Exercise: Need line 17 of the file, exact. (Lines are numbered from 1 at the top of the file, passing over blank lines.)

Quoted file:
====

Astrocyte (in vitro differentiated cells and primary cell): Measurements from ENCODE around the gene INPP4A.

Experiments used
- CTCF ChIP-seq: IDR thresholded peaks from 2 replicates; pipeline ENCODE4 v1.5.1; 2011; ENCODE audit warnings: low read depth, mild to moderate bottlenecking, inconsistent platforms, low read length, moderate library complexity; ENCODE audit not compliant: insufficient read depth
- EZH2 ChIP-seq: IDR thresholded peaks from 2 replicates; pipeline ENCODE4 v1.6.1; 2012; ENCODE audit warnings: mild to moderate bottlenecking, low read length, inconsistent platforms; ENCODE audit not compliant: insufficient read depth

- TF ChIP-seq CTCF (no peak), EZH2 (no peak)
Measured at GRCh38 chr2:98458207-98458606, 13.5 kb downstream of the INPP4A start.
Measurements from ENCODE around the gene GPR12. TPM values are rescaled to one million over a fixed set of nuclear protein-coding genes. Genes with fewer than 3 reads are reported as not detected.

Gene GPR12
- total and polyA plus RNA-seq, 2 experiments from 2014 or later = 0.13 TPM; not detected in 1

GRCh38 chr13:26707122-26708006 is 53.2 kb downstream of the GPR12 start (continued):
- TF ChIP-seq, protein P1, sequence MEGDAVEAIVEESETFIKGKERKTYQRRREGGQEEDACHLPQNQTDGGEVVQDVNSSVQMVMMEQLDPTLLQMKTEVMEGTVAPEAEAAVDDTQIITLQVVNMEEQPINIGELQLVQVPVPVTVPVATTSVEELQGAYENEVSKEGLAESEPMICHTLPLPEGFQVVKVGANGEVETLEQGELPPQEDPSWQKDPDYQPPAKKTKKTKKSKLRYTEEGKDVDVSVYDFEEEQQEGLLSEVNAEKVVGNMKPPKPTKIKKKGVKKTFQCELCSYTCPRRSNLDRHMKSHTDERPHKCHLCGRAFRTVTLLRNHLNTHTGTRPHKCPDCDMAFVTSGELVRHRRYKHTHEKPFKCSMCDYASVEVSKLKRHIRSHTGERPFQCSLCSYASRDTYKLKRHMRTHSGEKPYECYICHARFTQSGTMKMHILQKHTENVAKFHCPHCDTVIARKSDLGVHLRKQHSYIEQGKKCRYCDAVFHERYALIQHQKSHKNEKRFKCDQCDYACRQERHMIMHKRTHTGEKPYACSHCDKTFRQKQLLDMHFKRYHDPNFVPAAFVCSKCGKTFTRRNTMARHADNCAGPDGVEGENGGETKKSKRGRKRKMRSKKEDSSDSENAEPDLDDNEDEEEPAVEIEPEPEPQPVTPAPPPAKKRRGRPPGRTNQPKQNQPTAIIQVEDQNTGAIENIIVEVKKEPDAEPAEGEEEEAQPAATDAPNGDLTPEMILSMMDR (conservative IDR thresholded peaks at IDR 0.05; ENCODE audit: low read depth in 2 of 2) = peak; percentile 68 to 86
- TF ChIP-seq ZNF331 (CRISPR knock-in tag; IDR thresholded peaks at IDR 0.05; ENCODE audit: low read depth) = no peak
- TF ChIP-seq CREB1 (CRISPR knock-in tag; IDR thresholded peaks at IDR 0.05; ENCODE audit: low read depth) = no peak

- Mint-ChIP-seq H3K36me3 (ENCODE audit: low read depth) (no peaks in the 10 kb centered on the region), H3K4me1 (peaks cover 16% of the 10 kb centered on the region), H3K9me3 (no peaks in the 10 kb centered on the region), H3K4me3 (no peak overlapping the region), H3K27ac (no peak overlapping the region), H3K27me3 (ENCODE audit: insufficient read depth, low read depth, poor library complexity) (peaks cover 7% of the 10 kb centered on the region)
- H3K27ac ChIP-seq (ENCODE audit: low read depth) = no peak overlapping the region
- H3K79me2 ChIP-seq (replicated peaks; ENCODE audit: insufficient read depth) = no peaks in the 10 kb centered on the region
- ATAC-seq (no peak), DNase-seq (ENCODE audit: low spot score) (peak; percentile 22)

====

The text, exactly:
- ATAC-seq (no peak), DNase-seq (ENCODE audit: low spot score) (peak; percentile 22)